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United States Patent 3,580,414
Ginsburgh ,   et al. May 25, 1971

FUELING DEVICE FOR AUTOMOBILES AND THE LIKE

Abstract

Our invention concerns a device adapted to be attached to the fill pipe of an automobile's gas tank and to receive the nozzle of a fuel dispenser. Its principal elements are: a cap member having means which enable said cap member to be attached to the fill pipe, a passageway through the cap member which is adapted to pass the nozzle, and a closure member connected to one end of the passageway which seals said passageway, but which opens whenever the nozzle is inserted into the passageway. The passageway has one end protruding from the fill pipe and another end extending into the fill pipe. The closure member may be attached to either end, or two closure members can be employed, one attached to each end.


Inventors: Ginsburgh; Irwin (Morton Grove, IL), Nebelsiek; Hilbert J. (Hammond, IN)
Assignee: Standard Oil Company (Chicago, IL)
Appl. No.: 04/785,562
Filed: December 20, 1968


Current U.S. Class: 220/86.2 ; 251/149.2
Current International Class: B60K 15/04 (20060101); B65d 039/02 ()
Field of Search: 251/149.2 141/348,349 220/86,35

References Cited

U.S. Patent Documents
2113484 April 1938 Krauss
2247509 July 1941 Lebus
2801767 August 1957 Mariani
Primary Examiner: Cline; William R.

Claims



We claim:

1. A device adapted to be attached to the fill pipe of an automobile's gas tank and to receive the nozzle of a fuel dispenser, comprising:

a cap member having means which enable said cap member to be attached to the fill pipe;

a passageway through the cap member which is adapted to pass the nozzle, said passageway having a first end protruding from the fill pipe and a second end extending into the fill pipe;

a first closure member, attached to the first end of the fill pipe, which normally covers said first end to prevent dirt from accumulating within said passageway, but which uncovers whenever the nozzle is inserted into the passageway; and

a second closure member, attached to the second end of the passageway, which seals said passageway to impede the escape of gasoline fumes, but which is pushed open by the nozzle when the nozzle is inserted into the passageway.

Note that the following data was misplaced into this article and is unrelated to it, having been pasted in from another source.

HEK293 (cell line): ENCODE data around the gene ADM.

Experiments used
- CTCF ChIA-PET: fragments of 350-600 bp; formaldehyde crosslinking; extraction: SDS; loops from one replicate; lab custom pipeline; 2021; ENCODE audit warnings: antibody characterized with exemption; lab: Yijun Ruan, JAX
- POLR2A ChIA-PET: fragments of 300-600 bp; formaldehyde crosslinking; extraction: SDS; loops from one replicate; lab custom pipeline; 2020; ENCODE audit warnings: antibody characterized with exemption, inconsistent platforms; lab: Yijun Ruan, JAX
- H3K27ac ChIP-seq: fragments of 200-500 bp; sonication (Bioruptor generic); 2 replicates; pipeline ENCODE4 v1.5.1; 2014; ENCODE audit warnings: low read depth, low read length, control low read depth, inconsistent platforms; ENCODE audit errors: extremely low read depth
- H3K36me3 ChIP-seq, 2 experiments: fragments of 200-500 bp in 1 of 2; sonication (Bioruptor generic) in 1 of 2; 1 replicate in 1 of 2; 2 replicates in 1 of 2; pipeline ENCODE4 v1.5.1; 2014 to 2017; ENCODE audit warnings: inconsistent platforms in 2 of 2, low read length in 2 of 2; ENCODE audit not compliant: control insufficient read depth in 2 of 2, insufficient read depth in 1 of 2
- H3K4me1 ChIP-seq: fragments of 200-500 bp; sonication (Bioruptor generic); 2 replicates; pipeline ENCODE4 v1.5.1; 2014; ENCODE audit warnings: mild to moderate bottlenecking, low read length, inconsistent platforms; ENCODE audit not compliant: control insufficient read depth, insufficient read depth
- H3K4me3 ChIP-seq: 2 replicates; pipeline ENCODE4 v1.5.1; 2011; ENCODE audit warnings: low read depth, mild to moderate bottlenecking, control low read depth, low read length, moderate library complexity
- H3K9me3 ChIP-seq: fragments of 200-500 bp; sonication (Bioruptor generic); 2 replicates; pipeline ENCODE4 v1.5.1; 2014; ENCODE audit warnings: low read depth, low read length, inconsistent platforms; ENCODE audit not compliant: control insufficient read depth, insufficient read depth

2. A device which, when coupled to the fill pipe of an automobile's gas tank, aids in guiding the nozzle of a fuel dispenser into said fill pipe, said device comprising:

a cap member adapted to be connected to the open, receiving end of the fill pipe so that said cap member covers said open, receiving end;

said cap member having a tapered recess terminating in an opening large enough to pass said nozzle, said opening having its center offset relative to the central longitudinal axis of the fill pipe;

an elongated tube which is smaller in diameter than the fill pipe yet able to pass said nozzle, said tube having one end connected to the cap member and another end extending into the fill pipe, and being aligned with the opening such that the tube's longitudinal axis parallels the pipe's longitudinal axis and intersects the opening's center, whereby one side of the tube will be further from the fill pipe than any other side of the tube;

said end of the tube extending into the fill pipe being truncated along an oblique plane such that the side of the tube furthest from the fill pipe is shorter than any other side of the tube; and

a closure member hingedly attached to the shorter side of said tube, said closure member being movable between an open position and a normally closed position fitting snuggly against and sealing said truncated end, said nozzle moving the closure member from a closed position to the open position by pushing against said closure member as said nozzle is inserted into the fill pipe through the opening and along the tube.

3. The device defined in claim 2 having a second closure member for the cap member which covers the cap member and opening, but which uncovers the cap member and opening when the nozzle is inserted into the device.

4. The device defined in claim 3 wherein the diameter of the tube is no greater than about three-fourths of the diameter of the fill pipe.

5. In combination:

a fill pipe of an automobile's gas tank and a gas flap spaced from the fill pipe but movable between an open position wherein the fill pipe is exposed, and a closed position wherein the fill pipe is hidden;

a cap member having means which enable said cap member to be attached to the fill pipe, said cap member including a passageway which is adapted to pass the nozzle of a fuel dispenser, and a first closure member connected to the end of the passageway terminating in the fill pipe, said first closure member including;

a. means which normally urge said first closure member into a sealing position relative to the end of the passageway terminating in the fill pipe,

b. being mounted to move to an open position which lets the nozzle pass whenever said nozzle is inserted into the passageway and pushed against said closure member; and

a second closure member at the end of the passageway terminating outside the fill pipe for preventing dirt from accumulating in the fill pipe, said second closure member including means which normally urge said second closure member into a position which exposes the end of the passageway terminating outside of the fill pipe, said second closure member being spaced relative to the gas flap so that when said gas flap is moved into the closed position which hides the fill pipe said second closure member is moved by said gas flap into a position which closes off said open end terminating outside the fill pipe, and when said gas flap is moved into the open position said second closure member is moved by the urging means into the position which exposes said end outside the fill pipe.